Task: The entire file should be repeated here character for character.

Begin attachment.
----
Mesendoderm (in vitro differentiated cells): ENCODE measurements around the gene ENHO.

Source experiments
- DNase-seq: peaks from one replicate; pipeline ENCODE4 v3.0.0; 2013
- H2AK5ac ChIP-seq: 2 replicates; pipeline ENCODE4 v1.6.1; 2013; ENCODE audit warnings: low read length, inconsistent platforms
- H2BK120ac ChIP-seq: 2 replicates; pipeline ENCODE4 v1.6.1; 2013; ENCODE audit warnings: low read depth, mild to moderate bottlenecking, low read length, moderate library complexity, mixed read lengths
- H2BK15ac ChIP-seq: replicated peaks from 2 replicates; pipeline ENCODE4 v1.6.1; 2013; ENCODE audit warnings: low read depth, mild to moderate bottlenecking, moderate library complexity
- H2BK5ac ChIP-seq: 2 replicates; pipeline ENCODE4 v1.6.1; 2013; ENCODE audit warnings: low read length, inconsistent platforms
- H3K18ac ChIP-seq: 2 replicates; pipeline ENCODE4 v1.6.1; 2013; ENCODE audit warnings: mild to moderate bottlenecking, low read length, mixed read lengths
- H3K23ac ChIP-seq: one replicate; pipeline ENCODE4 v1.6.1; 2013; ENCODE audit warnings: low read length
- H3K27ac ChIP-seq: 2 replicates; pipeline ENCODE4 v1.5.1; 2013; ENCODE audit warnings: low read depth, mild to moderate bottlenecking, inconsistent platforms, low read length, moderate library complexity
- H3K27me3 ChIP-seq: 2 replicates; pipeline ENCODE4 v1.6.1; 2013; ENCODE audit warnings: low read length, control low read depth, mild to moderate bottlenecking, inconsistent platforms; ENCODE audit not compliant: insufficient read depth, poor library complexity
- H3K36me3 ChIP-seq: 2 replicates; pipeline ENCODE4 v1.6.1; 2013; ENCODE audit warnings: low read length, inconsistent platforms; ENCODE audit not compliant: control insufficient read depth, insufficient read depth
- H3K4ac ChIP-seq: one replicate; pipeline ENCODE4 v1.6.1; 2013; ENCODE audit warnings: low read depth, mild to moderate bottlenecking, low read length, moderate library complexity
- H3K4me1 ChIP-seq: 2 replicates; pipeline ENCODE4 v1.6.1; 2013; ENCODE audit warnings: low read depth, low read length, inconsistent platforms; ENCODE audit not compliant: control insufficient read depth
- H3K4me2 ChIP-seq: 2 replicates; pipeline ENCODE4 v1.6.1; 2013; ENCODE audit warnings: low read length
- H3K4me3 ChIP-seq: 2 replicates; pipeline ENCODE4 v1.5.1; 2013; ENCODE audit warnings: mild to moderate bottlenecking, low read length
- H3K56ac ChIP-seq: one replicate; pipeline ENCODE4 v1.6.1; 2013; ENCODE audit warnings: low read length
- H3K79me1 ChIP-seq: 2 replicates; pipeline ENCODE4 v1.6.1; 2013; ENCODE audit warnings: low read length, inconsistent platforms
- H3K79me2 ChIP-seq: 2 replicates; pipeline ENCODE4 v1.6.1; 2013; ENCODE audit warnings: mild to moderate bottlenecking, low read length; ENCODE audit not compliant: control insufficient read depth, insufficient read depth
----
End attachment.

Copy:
Mesendoderm (in vitro differentiated cells): ENCODE measurements around the gene ENHO.

Source experiments
- DNase-seq: peaks from one replicate; pipeline ENCODE4 v3.0.0; 2013
- H2AK5ac ChIP-seq: 2 replicates; pipeline ENCODE4 v1.6.1; 2013; ENCODE audit warnings: low read length, inconsistent platforms
- H2BK120ac ChIP-seq: 2 replicates; pipeline ENCODE4 v1.6.1; 2013; ENCODE audit warnings: low read depth, mild to moderate bottlenecking, low read length, moderate library complexity, mixed read lengths
- H2BK15ac ChIP-seq: replicated peaks from 2 replicates; pipeline ENCODE4 v1.6.1; 2013; ENCODE audit warnings: low read depth, mild to moderate bottlenecking, moderate library complexity
- H2BK5ac ChIP-seq: 2 replicates; pipeline ENCODE4 v1.6.1; 2013; ENCODE audit warnings: low read length, inconsistent platforms
- H3K18ac ChIP-seq: 2 replicates; pipeline ENCODE4 v1.6.1; 2013; ENCODE audit warnings: mild to moderate bottlenecking, low read length, mixed read lengths
- H3K23ac ChIP-seq: one replicate; pipeline ENCODE4 v1.6.1; 2013; ENCODE audit warnings: low read length
- H3K27ac ChIP-seq: 2 replicates; pipeline ENCODE4 v1.5.1; 2013; ENCODE audit warnings: low read depth, mild to moderate bottlenecking, inconsistent platforms, low read length, moderate library complexity
- H3K27me3 ChIP-seq: 2 replicates; pipeline ENCODE4 v1.6.1; 2013; ENCODE audit warnings: low read length, control low read depth, mild to moderate bottlenecking, inconsistent platforms; ENCODE audit not compliant: insufficient read depth, poor library complexity
- H3K36me3 ChIP-seq: 2 replicates; pipeline ENCODE4 v1.6.1; 2013; ENCODE audit warnings: low read length, inconsistent platforms; ENCODE audit not compliant: control insufficient read depth, insufficient read depth
- H3K4ac ChIP-seq: one replicate; pipeline ENCODE4 v1.6.1; 2013; ENCODE audit warnings: low read depth, mild to moderate bottlenecking, low read length, moderate library complexity
- H3K4me1 ChIP-seq: 2 replicates; pipeline ENCODE4 v1.6.1; 2013; ENCODE audit warnings: low read depth, low read length, inconsistent platforms; ENCODE audit not compliant: control insufficient read depth
- H3K4me2 ChIP-seq: 2 replicates; pipeline ENCODE4 v1.6.1; 2013; ENCODE audit warnings: low read length
- H3K4me3 ChIP-seq: 2 replicates; pipeline ENCODE4 v1.5.1; 2013; ENCODE audit warnings: mild to moderate bottlenecking, low read length
- H3K56ac ChIP-seq: one replicate; pipeline ENCODE4 v1.6.1; 2013; ENCODE audit warnings: low read length
- H3K79me1 ChIP-seq: 2 replicates; pipeline ENCODE4 v1.6.1; 2013; ENCODE audit warnings: low read length, inconsistent platforms
- H3K79me2 ChIP-seq: 2 replicates; pipeline ENCODE4 v1.6.1; 2013; ENCODE audit warnings: mild to moderate bottlenecking, low read length; ENCODE audit not compliant: control insufficient read depth, insufficient read depth